How to Pack A Fragile Box Properly

September 26, 2014 in Blog by admin

It is important to cushion the fragile contents of your package properly. You want to be sure that you wrap each item separately because fragile articles need separation from each other, and from the corners, sides, top, and bottom of the box as well. Not entirely sure how to pack a fragile box properly? We can help!

Each item should be surrounded by at least two inches of cushioning and be placed at least two inches away from the walls of the box. This prevents product-against-product damage and protects contents from shock and vibration, which can pass from the outside of the box to the contents.

Be sure to use proper cushioning material, combined with a strong outer container, to protect your shipment fully. Make sure you use enough cushioning material to ensure that the contents do not move when you shake the container. Improper cushioning material includes clothing, blankets, towels, newspaper/newsprint, and pillows. Instead, please use the materials listed below to cushion and protect your shipment:

1. Air-encapsulated plastic (small and large cell bubble sheeting)

Designed to protect and cushion lightweight items
Used in multiple wraps and layers to ensure that the item is completely protected, especially on corners and edges

2. Inflatable packaging (air bags)

Used primarily as void-fill materials for lightweight items
Not recommended for items with sharp corners or edges
Extreme hot or cold temperatures may affect the ability of air bags to provide adequate product protection.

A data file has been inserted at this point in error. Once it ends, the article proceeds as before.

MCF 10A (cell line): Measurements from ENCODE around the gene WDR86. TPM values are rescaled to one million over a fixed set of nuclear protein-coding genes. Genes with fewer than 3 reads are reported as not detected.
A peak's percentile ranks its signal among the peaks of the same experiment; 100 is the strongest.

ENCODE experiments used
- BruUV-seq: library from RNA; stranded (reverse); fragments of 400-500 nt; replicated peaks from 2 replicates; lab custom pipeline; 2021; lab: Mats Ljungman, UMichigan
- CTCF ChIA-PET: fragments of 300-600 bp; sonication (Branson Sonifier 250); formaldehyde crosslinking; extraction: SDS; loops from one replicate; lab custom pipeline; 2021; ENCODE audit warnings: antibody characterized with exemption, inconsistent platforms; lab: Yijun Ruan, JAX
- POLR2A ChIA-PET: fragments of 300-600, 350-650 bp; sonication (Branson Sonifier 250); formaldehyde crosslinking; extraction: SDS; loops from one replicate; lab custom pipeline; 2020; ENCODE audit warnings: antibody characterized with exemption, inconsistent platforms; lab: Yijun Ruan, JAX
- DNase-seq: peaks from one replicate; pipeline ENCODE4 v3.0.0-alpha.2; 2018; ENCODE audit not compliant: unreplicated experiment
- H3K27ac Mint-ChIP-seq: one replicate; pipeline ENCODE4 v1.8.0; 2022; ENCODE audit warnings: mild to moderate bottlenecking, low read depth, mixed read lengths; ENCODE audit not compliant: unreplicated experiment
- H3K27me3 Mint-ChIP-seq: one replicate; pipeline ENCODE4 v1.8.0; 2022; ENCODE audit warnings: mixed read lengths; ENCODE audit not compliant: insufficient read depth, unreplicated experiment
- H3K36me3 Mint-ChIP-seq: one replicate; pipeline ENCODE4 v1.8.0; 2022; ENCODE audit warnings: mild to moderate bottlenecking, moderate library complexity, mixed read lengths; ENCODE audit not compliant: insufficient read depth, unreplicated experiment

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3. Expanded polystyrene “peanuts” (loose fill)

Used primarily as void-fill material for lightweight items. Overfill the box with loose fill, gently close the flaps, and seal securely. Do not use with flat or narrow products that may move to the edge or bottom of the carton in transit. Due to the shifting and settling properties of peanuts, it is recommended that a minimum of two inches of cushioning be used around the contents.

It is recommended that flat pieces of corrugated fiberboard be used between contents and peanuts to help prevent migration through the peanuts. Peanuts cause static electricity and may damage electronic items. Anti-static peanuts should be used for electronic items. Use plastic bags, bubble sheeting, or other items to wrap the item so peanuts will not work themselves into areas that may cause harm to your merchandise.

4. Engineered foam enclosures

Materials may include expanded polystyrene, polyethylene, polypropylene, or copolymers. Enclosures should be pre-engineered for specific products.

5. Foam-in-place/Foam-in-bag

Foam, sprayed into the box or mixed in packets that expands and forms a protective mold around contents. Must be properly used, with even foam distribution around the contents. Because this material is offered in varying densities, it is important to select the most appropriate foam to meet the requirements of the product.

6. Corrugated liners and inserts

These may be added to the package to increase strength and improve package performance.

How to Pack A Fragile Box Properly

7. Crumpled Kraft paper

Used primarily as a void-fill material for light-to-medium weight, non-fragile items and items that are suitable for such packing materials. Must be tightly crumpled.
Place at least two inches of paper between contents and outer box.

Please Note: Fragile objects such as electronics, glass, ceramics, and artwork, require special packaging for safe shipment. Packages containing these and similar items may require added cushioning or a double (over) box.

Now that you have all the info on how to properly package up your fragile items, consider what item you are packing and you can find all your shipping supplies right here!